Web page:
PRESIDENT Jacob Zuma may well have made a political deal with President Vladimir Putin for Russia to supply South Africa with eight nuclear reactors. Many suspect so, and the rumours have been strong since early last year when a series of circumstances coincided to stoke the mill.

These include the sudden and unexplained departure of Department of Energy director-general Nelisiwe Magubane; claims about a deal in the Russian international press; the emergence of a dodgy looking draft agreement promising exclusivity to the Russian state-owned company Rosatom; and then last week an ambiguous and misleading joint statement by Rosatom and the department over the new cooperation deal.

Add to these six personal meetings in four years between Zuma and Putin and it is certainly possible to say, that at the very least, Russia is in the lead in the nuclear procurement race.

But if a promise has been made, how certain is it that Zuma can deliver?

Several roadblocks stand in the way. First is nailing down the policy question of nuclear power. This is not secured beyond reasonable doubt.

In 2010, the Department of Energy published its electricity master plan — known as the Integrated Resource Plan (IRP) — which said, on the basis of the model, that SA would need 9600MW of nuclear power by 2030 to meet demand and carbon targets.

Last December, an update of the IRP 2010 was published for public comment, which recommended holding off on nuclear power generation for several more years on the grounds of flat demand, and not pursuing it at all if the cost went above a threshold of $6500/kW (R73358/kW). This cost, incidentally, is significantly lower than the level at which recently constructed nuclear plants have cost. But which one of these is the version of the IRP that will inform government decision-making?

The department said last week, in a reply to questions, that the updated IRP was soon to be finalised by the cabinet. What the plan says about the energy mix and the cost ceiling for nuclear energy is keenly awaited.

A significant and irrational departure from the draft published last year would be certain to give rise to political and legal objections.

The energy planning process also has a further dimension. The Integrated Energy Plan (IEP) is a composite of the sector plans and draws from the IRP (the sector plan for electricity), the Gas Master Utilisation Plan, and plans for renewable energy. The IEP is also in a state of flux and is being revised by technical experts with a final report expected by the end of the year.

The second roadblock is the financing question. While nuclear vendors typically bring their own banking to the deal as commercial banks view nuclear power as too risky to fund, there would still be substantial cost implications for the host government.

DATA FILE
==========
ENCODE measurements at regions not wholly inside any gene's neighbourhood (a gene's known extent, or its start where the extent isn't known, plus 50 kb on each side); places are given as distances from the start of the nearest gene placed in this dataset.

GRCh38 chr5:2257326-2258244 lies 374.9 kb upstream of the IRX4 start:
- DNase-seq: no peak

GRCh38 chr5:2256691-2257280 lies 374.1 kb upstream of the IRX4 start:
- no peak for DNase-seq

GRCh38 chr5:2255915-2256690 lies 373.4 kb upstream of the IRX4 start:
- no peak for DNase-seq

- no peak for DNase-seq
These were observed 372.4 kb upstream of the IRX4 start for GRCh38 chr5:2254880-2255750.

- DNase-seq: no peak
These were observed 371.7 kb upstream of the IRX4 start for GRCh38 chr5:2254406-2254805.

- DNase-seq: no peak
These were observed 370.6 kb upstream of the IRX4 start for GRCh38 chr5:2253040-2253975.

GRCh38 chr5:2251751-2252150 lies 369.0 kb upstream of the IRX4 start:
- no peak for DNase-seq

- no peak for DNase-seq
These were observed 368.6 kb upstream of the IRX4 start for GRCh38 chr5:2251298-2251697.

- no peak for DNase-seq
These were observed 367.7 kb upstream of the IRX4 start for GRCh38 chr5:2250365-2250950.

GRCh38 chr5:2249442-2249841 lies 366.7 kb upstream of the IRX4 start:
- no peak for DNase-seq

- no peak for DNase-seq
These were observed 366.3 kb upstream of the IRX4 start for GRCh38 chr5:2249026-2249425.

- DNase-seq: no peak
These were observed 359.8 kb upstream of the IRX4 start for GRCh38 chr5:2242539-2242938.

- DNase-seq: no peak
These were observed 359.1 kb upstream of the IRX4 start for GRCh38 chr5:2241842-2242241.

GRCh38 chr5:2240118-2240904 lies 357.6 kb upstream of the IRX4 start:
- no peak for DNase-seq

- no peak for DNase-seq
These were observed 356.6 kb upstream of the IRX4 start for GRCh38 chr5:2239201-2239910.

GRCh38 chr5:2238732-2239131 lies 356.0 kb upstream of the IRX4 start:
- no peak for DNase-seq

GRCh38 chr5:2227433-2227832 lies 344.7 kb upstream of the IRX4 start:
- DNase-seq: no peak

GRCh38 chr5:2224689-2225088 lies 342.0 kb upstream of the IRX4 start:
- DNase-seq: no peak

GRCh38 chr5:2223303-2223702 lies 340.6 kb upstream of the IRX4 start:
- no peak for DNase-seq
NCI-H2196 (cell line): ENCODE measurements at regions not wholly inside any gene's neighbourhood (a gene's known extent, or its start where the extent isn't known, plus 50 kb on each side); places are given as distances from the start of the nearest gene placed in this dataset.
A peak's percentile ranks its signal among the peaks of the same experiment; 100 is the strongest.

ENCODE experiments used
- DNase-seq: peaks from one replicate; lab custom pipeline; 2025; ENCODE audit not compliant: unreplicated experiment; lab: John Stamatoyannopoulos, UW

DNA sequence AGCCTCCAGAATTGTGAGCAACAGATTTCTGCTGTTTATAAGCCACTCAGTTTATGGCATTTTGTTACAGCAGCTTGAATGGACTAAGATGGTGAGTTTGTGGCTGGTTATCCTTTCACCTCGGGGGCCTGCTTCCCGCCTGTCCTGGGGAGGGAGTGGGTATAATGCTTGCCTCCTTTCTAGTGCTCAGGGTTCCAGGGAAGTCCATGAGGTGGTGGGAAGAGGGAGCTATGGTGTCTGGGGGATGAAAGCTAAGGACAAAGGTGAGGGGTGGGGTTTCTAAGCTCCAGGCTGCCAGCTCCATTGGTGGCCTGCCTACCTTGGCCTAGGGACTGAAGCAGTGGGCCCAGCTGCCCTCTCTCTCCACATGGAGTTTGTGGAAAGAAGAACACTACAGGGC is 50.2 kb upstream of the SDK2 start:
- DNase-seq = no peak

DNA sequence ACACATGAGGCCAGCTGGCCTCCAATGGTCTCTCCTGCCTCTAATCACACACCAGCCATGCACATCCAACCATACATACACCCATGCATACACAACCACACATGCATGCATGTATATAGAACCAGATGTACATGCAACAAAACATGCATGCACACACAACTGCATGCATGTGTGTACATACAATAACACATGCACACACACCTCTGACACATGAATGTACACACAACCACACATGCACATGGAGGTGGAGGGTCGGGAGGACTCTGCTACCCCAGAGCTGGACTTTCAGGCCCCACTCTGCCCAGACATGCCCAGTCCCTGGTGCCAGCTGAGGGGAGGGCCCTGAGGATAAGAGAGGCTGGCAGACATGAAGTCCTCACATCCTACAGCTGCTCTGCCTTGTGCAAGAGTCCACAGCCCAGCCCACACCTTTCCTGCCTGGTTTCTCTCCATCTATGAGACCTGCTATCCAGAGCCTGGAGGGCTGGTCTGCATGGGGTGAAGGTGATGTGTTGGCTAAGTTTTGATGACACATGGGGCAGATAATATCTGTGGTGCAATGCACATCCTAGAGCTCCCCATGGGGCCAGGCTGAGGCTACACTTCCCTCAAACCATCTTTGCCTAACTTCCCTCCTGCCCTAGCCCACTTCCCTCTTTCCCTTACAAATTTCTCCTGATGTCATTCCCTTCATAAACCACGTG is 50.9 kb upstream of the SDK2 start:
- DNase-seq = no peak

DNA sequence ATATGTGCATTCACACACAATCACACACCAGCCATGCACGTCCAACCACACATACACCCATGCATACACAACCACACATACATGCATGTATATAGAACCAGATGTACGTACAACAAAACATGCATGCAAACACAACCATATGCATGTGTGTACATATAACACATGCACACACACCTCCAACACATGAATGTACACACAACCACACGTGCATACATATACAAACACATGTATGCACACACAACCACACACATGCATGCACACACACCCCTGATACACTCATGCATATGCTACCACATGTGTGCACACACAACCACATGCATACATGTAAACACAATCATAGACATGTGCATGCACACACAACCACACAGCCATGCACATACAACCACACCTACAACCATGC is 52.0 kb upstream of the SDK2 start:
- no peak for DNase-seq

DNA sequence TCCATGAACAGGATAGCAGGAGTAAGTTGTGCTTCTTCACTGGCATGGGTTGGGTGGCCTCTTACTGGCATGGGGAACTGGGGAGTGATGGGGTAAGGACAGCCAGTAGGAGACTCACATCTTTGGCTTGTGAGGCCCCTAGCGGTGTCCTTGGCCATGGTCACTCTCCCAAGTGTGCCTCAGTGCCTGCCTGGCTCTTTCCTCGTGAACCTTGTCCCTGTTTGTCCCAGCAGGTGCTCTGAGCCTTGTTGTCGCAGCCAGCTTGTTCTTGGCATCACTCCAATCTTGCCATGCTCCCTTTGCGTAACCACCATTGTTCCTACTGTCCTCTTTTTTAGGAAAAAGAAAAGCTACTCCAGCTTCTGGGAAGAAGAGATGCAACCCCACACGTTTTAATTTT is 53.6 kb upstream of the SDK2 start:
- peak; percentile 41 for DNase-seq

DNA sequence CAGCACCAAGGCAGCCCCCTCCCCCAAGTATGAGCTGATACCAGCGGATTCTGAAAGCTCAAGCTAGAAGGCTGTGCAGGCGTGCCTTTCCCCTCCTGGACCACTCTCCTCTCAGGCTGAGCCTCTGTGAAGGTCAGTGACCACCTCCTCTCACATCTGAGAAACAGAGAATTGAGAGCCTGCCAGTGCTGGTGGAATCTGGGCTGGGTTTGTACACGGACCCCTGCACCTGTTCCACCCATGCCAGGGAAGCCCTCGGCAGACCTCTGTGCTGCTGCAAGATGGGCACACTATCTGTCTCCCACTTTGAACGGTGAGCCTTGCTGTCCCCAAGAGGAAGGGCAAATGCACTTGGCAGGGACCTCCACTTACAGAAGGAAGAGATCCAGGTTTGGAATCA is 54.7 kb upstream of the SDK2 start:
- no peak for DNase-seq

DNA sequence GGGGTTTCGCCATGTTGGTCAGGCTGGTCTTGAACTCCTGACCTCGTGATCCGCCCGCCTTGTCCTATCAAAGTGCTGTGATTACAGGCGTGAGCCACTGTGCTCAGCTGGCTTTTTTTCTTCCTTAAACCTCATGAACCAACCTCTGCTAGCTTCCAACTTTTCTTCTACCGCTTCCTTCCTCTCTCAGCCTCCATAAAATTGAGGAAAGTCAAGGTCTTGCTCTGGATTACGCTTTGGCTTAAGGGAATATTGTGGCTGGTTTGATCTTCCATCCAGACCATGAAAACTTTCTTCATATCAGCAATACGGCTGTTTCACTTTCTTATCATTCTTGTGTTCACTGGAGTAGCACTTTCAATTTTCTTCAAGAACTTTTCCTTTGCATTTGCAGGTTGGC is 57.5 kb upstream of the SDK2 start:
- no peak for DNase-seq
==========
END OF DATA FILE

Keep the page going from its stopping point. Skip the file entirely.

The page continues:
Due to the fear that the government will in some way try to pull a fast one and present nuclear power as a policy fait accompli, the policy-making process is being closely watched.

It is also not quite clear which of the two plans should trump the other, with experts arguing that the detailed plans – such as the IRP – are the most accurate, and the government hinting at the importance of “a master plan”.

The second roadblock is the financing question. While nuclear vendors typically bring their own banking to the deal as commercial banks view nuclear power as too risky to fund, there would still be substantial cost implications for the host government.

The financing model favoured by Areva, the French multinational which also hopes to win the South African tender while being financed by French utility EDF, would nonetheless require substantial guarantees. At Hinkley Point, the Areva plant under construction in the UK, the British government was required to provide guarantees of £8-billion (R146-billion), about 60% of the cost.

With SA’s debt and guarantees forecast to peak at 57.1% in 2016, there is very little room for further borrowing if the Treasury is to remain within its benchmark of 60%.

In the prospective Russian-owned Turkish build, in which the Turkish government will take on none of the financing costs, the project has stalled over the price of the power purchase agreement required as a necessary guarantee for Rosatom. In this case, it will be the consumer who repays the capital cost and loan through the tariff and who bears all the risk as well.

In setting the power purchase price in South Africa, the National Energy Regulator of SA would also have a role to play. As an independent regulator, it would need to be convinced that whatever price is settled upon through the bidding process is fair, competitive and risk-apportioned.

Finally, there is the procurement process. Following the Department of Energy’s announcement that state-owned Eskom will not be involved in the nuclear programme, the procurement is expected to be run through the department.

Under the Electricity Regulation Act, the minister has the authority to commission new energy generation.

But there would be no escaping a competitive bidding process, or the prescripts of the constitution and the Public Finance Management Act.

Here the benchmarks are set very high: public procurement must be done “according to a system that is fair, equitable, transparent, competitive and cost-effective”.

From all the evidence available and the sizeable roadblocks in the way, this could be a hard deal for Zuma to swing.

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